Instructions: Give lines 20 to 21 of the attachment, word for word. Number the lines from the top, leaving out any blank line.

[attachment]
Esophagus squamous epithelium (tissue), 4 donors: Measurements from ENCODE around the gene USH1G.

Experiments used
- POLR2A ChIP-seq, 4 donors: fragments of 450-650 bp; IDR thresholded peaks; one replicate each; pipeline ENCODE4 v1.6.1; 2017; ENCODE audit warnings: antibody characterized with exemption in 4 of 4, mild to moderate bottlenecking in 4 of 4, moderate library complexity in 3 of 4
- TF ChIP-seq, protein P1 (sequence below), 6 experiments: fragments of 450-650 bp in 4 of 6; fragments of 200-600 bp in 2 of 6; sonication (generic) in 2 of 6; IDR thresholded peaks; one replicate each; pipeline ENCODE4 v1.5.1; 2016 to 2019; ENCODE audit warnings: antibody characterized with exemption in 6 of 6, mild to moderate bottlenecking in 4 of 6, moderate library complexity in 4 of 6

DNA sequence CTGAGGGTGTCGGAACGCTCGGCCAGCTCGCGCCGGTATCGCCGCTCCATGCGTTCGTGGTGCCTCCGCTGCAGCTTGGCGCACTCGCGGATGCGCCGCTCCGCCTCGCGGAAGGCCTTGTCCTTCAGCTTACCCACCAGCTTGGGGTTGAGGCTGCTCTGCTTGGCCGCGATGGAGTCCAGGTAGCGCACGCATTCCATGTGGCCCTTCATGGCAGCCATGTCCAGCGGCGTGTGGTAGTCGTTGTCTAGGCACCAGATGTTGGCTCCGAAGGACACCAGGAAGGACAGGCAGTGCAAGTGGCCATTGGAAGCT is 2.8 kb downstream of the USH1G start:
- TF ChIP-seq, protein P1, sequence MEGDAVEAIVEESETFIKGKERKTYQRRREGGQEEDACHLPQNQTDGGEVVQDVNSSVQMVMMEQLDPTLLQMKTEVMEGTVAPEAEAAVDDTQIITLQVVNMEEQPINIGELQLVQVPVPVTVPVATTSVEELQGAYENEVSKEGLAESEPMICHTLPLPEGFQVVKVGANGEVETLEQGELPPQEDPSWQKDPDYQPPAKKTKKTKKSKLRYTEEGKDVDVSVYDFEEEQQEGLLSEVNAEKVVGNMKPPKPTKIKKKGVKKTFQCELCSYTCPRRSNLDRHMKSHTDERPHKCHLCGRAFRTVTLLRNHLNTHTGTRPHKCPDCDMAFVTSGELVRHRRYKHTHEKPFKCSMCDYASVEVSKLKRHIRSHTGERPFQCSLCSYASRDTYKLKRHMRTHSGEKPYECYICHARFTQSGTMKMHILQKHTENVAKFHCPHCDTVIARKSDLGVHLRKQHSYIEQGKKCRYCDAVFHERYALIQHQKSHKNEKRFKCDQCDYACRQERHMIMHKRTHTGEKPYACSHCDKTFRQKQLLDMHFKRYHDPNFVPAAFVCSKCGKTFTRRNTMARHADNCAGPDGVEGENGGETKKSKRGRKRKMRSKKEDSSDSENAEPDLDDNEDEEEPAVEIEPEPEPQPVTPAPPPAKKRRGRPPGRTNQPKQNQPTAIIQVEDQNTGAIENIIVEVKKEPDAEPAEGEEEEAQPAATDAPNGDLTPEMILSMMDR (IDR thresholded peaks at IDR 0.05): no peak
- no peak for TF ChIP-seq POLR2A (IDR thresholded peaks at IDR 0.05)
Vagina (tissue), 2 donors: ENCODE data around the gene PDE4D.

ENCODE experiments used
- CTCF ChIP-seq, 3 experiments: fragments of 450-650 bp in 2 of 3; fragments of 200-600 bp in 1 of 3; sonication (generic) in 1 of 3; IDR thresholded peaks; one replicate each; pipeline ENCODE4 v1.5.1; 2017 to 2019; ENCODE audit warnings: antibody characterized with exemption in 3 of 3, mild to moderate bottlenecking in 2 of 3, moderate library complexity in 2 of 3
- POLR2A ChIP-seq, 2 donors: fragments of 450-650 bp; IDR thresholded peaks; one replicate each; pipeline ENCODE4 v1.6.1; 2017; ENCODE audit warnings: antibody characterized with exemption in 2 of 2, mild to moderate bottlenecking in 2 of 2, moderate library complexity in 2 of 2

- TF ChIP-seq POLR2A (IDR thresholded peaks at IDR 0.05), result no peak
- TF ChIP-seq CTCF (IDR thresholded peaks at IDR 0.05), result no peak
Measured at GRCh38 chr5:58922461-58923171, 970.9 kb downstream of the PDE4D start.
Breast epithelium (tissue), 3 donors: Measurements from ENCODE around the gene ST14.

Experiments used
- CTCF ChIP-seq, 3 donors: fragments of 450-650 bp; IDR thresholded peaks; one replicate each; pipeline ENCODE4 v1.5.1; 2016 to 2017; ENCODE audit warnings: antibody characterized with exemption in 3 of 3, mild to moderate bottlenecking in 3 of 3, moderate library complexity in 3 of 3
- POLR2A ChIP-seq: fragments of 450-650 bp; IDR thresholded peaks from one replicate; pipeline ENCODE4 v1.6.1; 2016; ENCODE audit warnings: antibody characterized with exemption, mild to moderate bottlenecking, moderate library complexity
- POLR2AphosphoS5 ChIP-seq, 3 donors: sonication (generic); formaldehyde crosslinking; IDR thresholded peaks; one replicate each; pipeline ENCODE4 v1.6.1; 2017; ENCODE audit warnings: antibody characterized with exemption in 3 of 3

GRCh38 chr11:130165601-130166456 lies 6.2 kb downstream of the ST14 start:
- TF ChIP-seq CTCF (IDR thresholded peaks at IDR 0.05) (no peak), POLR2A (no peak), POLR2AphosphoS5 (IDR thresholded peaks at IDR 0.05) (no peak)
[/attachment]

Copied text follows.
GRCh38 chr11:130165601-130166456 lies 6.2 kb downstream of the ST14 start:
- TF ChIP-seq CTCF (IDR thresholded peaks at IDR 0.05) (no peak), POLR2A (no peak), POLR2AphosphoS5 (IDR thresholded peaks at IDR 0.05) (no peak)